• Pages library - You can utilize a Pages library to create any HTML content that you plan to reuse across site collections and take advantage of the Approval workflow and content scheduling features that are part of the SharePoint publishing feature set. Note: You can have only one Pages library per site. However, you can have multiple sites within a site collection and then place the Pages library content into separate catalogs.
  • Document library - You can utilize one or more standard SharePoint document libraries to store files such as Word and Excel documents. Due to the fact that these types of files are also considered binary large object files (BLOBs), you must then treat Document libraries in the same manner that you treat Asset libraries.
  • List - You can utilize one or more lists to store any type of data that is better stored in a list than in Pages library content.
  • Asset library - You can utilize one or more Asset libraries to store binary large object files (BLOBs) such as pictures, audio, or video files, as long as those files contain the primary content that you are wanting to show on the publishing site. Asset libraries that are used to contain BLOBs that are referenced by Pages or lists, such as PDFs or product images, represent a different type of content and are handled differently for utilization in cross-site publishing.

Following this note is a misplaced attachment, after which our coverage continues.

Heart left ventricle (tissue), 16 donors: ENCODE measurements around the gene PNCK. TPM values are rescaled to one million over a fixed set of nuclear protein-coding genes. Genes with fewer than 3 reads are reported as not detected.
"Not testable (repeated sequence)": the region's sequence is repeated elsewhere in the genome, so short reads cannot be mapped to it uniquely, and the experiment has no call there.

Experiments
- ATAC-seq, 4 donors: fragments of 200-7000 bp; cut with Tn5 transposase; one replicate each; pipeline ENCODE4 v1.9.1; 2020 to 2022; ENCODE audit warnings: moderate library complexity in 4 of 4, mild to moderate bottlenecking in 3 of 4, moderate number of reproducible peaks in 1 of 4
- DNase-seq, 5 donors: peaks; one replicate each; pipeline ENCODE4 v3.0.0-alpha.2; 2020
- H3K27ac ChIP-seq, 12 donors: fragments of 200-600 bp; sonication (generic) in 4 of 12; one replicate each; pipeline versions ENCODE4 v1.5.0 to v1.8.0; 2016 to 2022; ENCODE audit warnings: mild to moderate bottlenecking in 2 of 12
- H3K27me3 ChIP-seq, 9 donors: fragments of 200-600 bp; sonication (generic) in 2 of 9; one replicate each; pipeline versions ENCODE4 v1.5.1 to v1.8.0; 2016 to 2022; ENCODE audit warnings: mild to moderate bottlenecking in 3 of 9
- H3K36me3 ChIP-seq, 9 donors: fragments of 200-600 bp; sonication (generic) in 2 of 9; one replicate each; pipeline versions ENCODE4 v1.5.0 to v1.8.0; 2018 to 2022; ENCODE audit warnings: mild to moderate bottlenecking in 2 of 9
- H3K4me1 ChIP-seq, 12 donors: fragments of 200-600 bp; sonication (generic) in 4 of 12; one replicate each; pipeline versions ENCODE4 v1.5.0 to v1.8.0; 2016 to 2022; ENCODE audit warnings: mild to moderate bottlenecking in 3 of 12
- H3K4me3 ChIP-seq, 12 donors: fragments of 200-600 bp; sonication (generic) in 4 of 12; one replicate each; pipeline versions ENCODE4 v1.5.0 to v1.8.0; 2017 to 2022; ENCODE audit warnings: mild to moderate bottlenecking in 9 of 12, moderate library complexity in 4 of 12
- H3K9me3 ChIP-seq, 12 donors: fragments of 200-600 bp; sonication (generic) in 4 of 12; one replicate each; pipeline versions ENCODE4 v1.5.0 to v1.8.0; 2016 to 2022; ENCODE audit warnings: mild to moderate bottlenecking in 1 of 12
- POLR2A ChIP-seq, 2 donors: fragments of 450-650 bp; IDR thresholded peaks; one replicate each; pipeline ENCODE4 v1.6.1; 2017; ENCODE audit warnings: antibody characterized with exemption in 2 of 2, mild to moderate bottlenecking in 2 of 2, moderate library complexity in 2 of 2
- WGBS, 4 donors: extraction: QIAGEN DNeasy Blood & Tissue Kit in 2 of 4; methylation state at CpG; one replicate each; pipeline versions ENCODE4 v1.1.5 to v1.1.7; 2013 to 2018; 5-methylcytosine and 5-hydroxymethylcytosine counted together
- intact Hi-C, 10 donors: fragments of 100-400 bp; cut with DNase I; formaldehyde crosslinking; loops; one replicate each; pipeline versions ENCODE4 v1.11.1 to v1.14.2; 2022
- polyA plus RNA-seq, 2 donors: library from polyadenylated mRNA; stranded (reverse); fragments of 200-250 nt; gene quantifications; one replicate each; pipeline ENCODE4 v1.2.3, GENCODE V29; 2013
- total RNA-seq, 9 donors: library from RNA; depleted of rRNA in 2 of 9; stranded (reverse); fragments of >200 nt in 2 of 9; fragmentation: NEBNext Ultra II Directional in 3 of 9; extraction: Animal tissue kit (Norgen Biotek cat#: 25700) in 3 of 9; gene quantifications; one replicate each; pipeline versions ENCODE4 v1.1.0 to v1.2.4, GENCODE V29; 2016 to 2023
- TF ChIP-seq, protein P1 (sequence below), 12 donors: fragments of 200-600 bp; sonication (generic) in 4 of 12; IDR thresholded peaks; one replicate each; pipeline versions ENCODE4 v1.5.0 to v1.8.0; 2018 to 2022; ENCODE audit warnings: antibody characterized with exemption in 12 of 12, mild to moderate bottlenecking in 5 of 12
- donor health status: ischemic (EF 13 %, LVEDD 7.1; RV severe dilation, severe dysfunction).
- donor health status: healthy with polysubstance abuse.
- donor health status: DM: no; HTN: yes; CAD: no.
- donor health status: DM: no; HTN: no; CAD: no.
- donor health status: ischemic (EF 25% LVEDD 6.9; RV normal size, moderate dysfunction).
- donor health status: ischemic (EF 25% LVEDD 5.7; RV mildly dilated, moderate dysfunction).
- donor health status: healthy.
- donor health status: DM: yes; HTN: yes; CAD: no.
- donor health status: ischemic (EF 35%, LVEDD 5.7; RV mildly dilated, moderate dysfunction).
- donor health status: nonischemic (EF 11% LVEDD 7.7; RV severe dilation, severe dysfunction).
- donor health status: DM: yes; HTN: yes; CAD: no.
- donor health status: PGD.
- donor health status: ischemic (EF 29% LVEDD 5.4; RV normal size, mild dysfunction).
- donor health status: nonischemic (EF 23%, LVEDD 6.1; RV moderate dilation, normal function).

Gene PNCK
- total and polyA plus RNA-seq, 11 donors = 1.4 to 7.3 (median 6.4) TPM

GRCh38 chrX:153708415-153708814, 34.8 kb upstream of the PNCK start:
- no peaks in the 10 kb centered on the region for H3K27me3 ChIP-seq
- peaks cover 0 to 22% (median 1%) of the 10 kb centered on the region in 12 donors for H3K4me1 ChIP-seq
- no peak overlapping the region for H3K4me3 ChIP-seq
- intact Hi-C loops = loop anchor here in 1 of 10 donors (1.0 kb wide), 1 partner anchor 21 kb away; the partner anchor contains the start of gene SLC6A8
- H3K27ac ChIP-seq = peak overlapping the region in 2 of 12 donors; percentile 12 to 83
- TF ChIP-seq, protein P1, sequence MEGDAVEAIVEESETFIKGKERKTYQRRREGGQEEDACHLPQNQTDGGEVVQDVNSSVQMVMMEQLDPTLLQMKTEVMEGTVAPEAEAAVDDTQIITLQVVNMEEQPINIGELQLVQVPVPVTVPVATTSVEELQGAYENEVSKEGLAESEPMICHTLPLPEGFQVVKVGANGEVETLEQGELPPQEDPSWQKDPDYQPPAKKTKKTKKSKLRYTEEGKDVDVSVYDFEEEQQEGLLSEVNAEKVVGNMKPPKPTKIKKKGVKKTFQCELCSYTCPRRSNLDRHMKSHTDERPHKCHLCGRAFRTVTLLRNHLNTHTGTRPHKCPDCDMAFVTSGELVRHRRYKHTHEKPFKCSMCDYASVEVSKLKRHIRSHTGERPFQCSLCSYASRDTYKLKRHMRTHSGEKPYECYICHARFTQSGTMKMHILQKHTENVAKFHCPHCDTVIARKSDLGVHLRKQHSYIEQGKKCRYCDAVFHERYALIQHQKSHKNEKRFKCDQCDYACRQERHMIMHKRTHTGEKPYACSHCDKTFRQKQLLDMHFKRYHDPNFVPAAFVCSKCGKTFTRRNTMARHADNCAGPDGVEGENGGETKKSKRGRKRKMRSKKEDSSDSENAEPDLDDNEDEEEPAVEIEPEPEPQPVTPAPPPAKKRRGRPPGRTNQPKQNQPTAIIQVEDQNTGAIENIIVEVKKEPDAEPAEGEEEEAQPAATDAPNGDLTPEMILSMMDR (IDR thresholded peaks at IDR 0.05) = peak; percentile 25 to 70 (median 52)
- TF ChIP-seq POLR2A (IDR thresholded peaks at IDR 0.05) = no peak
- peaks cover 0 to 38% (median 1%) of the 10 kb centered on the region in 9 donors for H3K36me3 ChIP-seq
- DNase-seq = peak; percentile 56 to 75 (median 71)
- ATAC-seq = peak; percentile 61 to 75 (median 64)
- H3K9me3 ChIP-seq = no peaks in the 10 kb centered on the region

Term Set Tagging in Cross-Site Publishing

Term sets are used to tag content in authoring sites and when content is tagged with one or more terms, the terms become part of the metadata (content types) that is associated with the content.

When the search system adds content to the index, it also adds the associated metadata and that metadata is later used in the publishing site collections when content is shown on pages and when it is utilized for managed navigation.

Catalog Configuration in Cross-Site Publishing

Once you share lists and libraries for use as catalogs, you can then start to reuse this content across publishing site collections. When these lists or libraries are shared as a catalog you must specify that you want to share them with other sites and site collections or optionally choose to enable anonymous access to the content in the catalog.

Each catalog allows you to select up to five fields that are used to uniquely identify items in the catalog and you also specify a single managed metadata field that is used as a navigation term set in the publishing site collections.

Once a library or list is shared as a catalog and the content has been crawled and indexed, you are able to them connect to it from a publishing site collection.